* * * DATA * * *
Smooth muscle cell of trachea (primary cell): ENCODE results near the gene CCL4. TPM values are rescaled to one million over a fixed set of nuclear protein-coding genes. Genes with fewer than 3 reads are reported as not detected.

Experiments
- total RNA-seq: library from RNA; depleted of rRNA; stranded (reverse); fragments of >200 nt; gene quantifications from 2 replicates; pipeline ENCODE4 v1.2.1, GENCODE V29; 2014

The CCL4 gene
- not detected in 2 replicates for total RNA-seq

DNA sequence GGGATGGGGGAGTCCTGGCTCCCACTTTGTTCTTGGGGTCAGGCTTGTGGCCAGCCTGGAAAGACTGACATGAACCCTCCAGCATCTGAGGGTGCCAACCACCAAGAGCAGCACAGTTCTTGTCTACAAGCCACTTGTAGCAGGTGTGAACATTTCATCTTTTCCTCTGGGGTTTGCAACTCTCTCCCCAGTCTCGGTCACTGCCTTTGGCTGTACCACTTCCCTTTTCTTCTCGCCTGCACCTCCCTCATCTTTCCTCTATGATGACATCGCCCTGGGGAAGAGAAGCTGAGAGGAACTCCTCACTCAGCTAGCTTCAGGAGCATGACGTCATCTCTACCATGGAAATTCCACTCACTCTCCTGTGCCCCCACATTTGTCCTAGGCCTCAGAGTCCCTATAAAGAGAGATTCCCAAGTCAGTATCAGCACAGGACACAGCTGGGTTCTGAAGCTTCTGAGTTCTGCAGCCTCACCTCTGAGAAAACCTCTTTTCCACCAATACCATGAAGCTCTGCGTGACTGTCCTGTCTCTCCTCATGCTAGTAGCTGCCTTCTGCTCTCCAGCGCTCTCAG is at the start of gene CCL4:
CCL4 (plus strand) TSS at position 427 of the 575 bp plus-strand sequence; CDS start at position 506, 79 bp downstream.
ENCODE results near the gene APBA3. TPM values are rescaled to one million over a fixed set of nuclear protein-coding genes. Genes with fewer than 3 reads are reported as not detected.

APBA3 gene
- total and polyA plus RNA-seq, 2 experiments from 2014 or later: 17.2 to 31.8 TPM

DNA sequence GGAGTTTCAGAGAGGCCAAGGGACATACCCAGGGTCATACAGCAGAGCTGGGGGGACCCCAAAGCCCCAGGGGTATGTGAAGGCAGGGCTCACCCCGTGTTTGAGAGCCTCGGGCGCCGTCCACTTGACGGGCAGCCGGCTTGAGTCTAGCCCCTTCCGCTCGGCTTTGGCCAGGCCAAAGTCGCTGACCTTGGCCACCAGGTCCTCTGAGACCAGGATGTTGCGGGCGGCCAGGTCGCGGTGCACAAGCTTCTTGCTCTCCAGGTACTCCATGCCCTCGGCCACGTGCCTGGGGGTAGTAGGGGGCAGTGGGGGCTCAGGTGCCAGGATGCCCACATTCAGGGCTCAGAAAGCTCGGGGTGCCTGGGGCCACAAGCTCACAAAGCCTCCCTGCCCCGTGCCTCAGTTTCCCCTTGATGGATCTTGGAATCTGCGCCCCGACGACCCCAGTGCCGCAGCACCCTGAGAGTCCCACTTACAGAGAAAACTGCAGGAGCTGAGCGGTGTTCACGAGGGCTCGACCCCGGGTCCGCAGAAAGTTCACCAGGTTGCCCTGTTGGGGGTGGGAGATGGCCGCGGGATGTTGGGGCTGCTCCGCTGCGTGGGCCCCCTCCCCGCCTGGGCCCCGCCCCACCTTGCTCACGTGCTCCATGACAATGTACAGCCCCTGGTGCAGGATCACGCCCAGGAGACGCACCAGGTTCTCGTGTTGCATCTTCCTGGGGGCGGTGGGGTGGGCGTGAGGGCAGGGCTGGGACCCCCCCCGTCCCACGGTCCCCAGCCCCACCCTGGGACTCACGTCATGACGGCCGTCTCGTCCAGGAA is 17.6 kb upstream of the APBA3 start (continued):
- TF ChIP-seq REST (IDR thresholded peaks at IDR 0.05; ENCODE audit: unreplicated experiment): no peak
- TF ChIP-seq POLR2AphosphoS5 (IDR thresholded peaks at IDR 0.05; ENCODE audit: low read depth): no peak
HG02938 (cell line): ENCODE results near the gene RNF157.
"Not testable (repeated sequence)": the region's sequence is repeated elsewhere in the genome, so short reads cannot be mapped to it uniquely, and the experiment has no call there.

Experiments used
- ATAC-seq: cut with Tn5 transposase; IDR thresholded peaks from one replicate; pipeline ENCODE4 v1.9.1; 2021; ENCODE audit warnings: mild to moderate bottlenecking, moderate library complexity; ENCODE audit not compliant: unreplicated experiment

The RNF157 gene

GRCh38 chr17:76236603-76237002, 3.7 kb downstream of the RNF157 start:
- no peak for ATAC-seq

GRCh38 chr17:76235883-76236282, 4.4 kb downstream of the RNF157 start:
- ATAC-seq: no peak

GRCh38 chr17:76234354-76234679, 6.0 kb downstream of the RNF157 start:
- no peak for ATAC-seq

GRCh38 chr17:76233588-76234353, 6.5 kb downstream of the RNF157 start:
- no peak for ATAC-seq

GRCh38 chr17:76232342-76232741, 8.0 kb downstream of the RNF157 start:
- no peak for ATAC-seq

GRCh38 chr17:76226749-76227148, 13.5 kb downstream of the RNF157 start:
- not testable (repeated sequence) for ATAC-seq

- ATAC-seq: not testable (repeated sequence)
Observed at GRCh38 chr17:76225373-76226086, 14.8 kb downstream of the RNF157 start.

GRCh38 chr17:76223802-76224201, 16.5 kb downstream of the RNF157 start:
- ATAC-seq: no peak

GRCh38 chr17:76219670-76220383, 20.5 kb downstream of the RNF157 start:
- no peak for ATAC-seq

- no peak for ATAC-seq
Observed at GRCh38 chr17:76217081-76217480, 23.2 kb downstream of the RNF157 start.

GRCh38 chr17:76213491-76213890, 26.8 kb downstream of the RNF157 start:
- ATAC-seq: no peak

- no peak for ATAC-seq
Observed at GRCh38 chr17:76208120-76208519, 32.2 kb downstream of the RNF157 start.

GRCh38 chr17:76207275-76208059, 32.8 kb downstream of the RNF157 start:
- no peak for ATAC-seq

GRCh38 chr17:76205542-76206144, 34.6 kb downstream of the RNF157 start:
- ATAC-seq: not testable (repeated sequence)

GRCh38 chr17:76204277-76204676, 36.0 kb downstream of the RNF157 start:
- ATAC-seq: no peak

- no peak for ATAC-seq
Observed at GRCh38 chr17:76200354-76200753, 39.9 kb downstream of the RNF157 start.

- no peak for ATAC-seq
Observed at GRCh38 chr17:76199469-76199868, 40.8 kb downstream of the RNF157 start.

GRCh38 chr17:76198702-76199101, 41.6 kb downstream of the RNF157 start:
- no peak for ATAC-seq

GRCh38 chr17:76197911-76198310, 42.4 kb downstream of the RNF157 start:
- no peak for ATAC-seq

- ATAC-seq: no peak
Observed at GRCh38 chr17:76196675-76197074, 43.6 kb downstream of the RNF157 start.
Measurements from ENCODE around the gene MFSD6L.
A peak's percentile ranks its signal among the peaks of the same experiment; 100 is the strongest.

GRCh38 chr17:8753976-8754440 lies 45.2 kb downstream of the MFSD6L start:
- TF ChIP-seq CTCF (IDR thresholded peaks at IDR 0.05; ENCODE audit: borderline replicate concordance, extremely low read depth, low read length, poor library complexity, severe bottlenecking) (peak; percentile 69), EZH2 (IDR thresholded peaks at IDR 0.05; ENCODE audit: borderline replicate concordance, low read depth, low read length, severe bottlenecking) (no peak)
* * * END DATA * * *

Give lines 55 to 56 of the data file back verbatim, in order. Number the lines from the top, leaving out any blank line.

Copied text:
GRCh38 chr17:76197911-76198310, 42.4 kb downstream of the RNF157 start:
- no peak for ATAC-seq